Glioblastomas (GBM) are routinely treated with ionizing radiation (IR) but inevitably recur and develop therapy resistance. During treatment, the tissue surrounding tumors is also irradiated. IR potently induces senescence, and senescent stromal cells can promote the growth of neighboring tumor cells by secreting factors that create a senescence-associated secretory phenotype (SASP). Here, we carried out transcriptomic and tumorigenicity analyses in irradiated mouse brains to elucidate how radiotherapy-induced senescence of non-neoplastic brain cells promotes tumor growth. Following cranial irradiation, widespread senescence in the brain occurred, with the astrocytic population being particularly susceptible. Irradiated brains showed an altered transcriptomic profile characterized by upregulation of CDKN1A (p21), a key enforcer of senescence, and several SASP factors, including HGF, the ligand of the receptor tyrosine kinase (RTK) Met. Preirradiation of mouse brains increased Met-driven growth and invasiveness of orthotopically implanted glioma cells. Importantly, irradiated p21−/− mouse brains did not exhibit senescence and consequently failed to promote tumor growth. Senescent astrocytes secreted HGF to activate Met in glioma cells and to promote their migration and invasion in vitro, which could be blocked by HGF-neutralizing antibodies or the Met inhibitor crizotinib. Crizotinib also slowed the growth of glioma cells implanted in preirradiated brains. Treatment with the senolytic drug ABT-263 (navitoclax) selectively killed senescent astrocytes in vivo, significantly attenuating growth of glioma cells implanted in preirradiated brains. These results indicate that SASP factors in the irradiated tumor microenvironment drive GBM growth via RTK activation, underscoring the potential utility of adjuvant senolytic therapy for preventing GBM recurrence after radiotherapy.
This study uncovers mechanisms by which radiotherapy can promote GBM recurrence by inducing senescence in non-neoplastic brain cells, suggesting that senolytic therapy can blunt recurrent GBM growth and aggressiveness.
Glioblastomas (GBM) are lethal brain tumors that are currently treated with high doses of ionizing radiation (IR). However, tumor relapse invariably occurs after radiotherapy, and the recurrent tumor is almost always refractory to further treatment (1). The standard-of-care for GBM comprises maximal safe resection followed by up to 60 Gy of fractionated IR with concurrent and adjuvant temozolomide (TMZ; ref. 2). IR remains the mainstay of GBM therapy. Unfortunately, GBMs recur in the majority of patients after a relatively short period of time, with median progression-free survival ranging from 5.5 to 13 months (2). Despite the initial response of the tumor to IR, recurrence of GBM after radiotherapy is problematic as the recurrent tumor is more invasive (3) and therapy resistant (1). Recently published guidelines list repeat surgery and repeat radiotherapy as options to treat recurrent GBM, but these and other strategies have limited efficacy (4), and therefore approaches to mitigate recurrence are an unmet need in GBM therapy.
Therapeutic strategies to delay tumor recurrence and to effectively treat recurrent tumors can only come from a mechanistic understanding of why GBM recurrence occurs after radiotherapy. Conventional radiotherapy treatment volumes for GBM include a 2–3 cm margin around the tumor, and a majority of recurrences occur at or near this margin (5). Presumably, residual GBM cells in the margin evolve under therapeutic pressure, resulting in recurrent tumors that are more therapy resistant (6). In addition to its effects on tumor cells, the high doses of radiotherapy used for GBM therapy may also induce changes in the tumor microenvironment to help drive tumor recurrence. We hypothesized that radiotherapy of GBM induces senescence of non-neoplastic brain cells in the tumor microenvironment that promotes tumor recurrence, and also renders the recurrent tumor refractory to further therapy.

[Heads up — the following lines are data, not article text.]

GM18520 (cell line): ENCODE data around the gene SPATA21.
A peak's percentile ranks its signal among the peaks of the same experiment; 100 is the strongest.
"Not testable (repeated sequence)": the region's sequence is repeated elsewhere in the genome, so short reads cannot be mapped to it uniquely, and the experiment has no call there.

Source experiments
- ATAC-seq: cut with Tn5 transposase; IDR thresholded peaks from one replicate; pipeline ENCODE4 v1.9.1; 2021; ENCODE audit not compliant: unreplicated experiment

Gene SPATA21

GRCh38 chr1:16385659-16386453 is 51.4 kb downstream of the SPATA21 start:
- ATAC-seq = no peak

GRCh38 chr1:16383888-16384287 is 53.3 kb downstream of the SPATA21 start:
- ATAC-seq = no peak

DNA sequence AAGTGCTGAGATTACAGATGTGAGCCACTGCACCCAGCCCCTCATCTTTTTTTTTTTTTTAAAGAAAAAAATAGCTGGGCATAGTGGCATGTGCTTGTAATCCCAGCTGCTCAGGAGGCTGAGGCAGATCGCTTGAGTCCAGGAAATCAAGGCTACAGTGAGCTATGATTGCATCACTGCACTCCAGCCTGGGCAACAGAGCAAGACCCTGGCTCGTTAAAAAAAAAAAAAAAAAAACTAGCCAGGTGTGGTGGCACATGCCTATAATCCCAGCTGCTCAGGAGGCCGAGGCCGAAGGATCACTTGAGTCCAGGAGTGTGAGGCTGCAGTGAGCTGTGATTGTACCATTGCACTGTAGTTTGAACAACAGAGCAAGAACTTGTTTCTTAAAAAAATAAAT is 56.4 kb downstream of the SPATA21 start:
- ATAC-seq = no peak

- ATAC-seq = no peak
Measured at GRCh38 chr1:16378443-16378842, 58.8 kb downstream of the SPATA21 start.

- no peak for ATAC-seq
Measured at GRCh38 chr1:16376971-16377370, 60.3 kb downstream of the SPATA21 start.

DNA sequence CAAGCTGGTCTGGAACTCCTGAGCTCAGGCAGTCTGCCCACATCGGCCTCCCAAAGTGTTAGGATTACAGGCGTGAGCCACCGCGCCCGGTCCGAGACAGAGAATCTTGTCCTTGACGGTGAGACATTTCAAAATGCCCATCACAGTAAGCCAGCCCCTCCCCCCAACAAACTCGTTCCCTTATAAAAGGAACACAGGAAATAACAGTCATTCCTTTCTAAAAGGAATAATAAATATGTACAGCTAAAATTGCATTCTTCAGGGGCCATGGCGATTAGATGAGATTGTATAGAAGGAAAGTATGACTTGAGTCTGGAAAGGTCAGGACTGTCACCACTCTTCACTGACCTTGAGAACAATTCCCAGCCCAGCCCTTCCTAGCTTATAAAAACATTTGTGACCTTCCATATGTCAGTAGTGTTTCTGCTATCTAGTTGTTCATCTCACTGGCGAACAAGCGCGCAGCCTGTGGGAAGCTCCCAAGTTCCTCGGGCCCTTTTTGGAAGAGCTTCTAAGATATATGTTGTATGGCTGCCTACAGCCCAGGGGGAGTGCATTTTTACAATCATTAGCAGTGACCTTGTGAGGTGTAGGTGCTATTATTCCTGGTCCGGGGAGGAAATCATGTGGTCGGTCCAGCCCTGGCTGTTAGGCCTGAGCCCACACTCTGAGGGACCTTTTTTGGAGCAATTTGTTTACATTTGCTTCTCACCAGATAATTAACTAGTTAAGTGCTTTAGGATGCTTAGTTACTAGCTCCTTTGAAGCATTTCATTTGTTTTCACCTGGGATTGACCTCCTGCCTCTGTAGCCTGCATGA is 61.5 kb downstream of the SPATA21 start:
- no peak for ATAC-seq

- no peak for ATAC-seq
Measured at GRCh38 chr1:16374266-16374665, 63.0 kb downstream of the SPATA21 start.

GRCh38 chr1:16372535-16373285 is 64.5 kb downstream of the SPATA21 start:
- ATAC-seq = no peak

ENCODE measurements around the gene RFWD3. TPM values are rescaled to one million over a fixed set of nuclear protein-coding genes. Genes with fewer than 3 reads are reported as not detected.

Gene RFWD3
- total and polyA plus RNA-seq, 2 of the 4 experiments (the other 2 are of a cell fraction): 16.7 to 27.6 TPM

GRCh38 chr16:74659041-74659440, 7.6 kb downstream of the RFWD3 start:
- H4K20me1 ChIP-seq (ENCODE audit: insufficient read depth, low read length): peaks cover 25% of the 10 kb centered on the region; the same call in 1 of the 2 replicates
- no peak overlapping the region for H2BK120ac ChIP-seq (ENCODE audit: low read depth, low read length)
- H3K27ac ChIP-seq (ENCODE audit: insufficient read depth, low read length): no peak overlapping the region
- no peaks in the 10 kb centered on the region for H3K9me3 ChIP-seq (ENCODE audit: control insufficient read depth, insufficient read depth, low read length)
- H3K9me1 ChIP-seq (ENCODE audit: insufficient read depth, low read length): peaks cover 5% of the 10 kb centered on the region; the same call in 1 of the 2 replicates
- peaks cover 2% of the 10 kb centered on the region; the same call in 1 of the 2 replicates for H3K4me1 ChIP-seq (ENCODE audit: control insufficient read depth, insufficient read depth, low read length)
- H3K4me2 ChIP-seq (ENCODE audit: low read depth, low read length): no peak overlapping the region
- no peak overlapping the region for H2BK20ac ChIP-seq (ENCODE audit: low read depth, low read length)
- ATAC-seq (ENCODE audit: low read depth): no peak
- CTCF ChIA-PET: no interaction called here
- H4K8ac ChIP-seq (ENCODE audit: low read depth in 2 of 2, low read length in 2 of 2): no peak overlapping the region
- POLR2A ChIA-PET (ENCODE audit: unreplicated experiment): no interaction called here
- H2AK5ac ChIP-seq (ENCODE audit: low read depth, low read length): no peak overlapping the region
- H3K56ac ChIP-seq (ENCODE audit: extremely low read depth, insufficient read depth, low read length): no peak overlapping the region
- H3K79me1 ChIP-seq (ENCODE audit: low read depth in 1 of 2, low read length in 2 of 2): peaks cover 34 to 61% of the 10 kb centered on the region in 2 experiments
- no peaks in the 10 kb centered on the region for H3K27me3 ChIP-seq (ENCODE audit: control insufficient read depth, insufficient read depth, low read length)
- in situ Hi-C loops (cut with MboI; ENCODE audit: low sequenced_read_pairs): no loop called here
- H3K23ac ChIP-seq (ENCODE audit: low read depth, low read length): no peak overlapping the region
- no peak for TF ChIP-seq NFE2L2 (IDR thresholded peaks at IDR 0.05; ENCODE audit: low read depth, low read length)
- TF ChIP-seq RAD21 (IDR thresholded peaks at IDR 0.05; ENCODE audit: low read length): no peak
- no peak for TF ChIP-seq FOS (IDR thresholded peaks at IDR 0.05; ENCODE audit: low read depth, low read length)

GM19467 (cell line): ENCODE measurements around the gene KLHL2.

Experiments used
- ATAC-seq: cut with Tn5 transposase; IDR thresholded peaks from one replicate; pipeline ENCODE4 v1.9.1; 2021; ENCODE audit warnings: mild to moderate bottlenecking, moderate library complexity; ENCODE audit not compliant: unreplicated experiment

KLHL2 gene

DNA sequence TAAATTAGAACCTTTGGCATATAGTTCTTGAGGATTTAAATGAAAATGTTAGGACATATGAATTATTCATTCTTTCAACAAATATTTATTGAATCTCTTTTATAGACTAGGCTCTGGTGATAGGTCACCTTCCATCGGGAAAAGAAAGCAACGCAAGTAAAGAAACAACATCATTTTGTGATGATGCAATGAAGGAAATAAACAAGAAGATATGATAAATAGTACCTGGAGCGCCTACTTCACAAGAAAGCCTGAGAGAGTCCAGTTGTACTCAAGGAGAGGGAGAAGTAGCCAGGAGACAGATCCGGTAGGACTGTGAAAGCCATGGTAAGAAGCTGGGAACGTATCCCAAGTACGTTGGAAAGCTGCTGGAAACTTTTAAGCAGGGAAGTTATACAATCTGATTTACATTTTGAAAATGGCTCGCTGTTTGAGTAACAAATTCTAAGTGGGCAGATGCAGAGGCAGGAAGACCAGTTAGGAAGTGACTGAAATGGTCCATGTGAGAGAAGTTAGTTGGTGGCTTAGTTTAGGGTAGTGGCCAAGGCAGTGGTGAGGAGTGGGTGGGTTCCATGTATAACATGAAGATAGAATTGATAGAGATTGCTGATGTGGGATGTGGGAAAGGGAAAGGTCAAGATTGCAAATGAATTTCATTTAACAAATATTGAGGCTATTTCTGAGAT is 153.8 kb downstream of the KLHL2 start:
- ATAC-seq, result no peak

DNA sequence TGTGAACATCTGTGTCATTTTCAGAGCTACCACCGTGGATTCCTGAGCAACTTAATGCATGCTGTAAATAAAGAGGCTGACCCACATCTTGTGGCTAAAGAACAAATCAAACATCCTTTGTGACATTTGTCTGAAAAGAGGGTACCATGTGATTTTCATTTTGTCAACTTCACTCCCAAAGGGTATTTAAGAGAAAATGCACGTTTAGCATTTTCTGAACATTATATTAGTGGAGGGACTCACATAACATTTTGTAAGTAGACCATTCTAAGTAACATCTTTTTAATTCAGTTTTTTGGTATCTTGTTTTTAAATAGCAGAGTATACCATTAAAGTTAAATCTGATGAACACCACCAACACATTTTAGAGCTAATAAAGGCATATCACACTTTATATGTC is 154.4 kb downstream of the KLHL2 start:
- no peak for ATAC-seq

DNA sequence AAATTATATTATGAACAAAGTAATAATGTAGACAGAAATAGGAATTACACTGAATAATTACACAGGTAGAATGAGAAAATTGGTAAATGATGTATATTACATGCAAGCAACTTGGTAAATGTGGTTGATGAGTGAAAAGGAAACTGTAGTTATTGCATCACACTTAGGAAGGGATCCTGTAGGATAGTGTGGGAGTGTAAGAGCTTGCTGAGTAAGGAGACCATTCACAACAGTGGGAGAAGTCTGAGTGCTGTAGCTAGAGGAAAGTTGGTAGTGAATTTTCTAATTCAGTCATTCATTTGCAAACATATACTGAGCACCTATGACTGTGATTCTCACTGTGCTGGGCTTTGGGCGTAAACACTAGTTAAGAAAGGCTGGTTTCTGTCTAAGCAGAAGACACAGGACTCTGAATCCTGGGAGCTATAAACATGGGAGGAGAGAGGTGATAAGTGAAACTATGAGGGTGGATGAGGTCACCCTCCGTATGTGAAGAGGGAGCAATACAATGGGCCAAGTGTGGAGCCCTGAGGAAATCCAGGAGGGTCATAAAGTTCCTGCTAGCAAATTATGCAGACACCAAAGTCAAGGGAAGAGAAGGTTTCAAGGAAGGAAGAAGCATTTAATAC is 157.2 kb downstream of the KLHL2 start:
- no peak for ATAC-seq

Cellular senescence is a state of persistent cell-cycle arrest triggered by irreparable DNA damage, oxidative stress, telomere shortening, and oncogene activation. Senescence involves activation of the p53-p21 or p16Ink4a-Rb tumor suppressor pathways, and prevents the further expansion of premalignant cells (7). However, recent research has revealed a dangerous, protumorigenic feature of senescence. Senescent cells secrete growth factors, interleukins, extracellular matrix (ECM) components, and ECM-modifying metalloproteases that together create a tumor-promoting senescence-associated secretory phenotype (SASP; refs. 8, 9). IR, which is commonly used for cancer therapy, is a potent inducer of senescence (8). Importantly, senescence of stromal cells has been shown to promote the growth of neighboring tumor cells via the SASP for cancers of the breast, lung, liver, and skin (10–19). Interestingly, certain cell types of the brain, especially astrocytes, are prone to senescence (20, 21), and SASP in the brain contributes to age-related or toxin-induced neurodegeneration (22–26). Such pathological effects of the SASP can be countered by novel senolytic drugs that selectively induce apoptosis in senescent cells while sparing non-senescent cells (27, 28). The phenomenon of cellular senescence and SASP has not been extensively studied in the brain in the context of their tumor-promoting potential. Here, we report that IR-induced senescence of astrocytes in the brain leads to the secretion of SASP factors that promote the growth and invasiveness of tumor cells in syngeneic mouse models of GBM, and that this can be mitigated with the senolytic drug ABT-263 (navitoclax). Our results open up the possibility of using adjuvant senolytic therapy to delay GBM recurrence, and to render the recurrent tumor responsive to additional treatment options.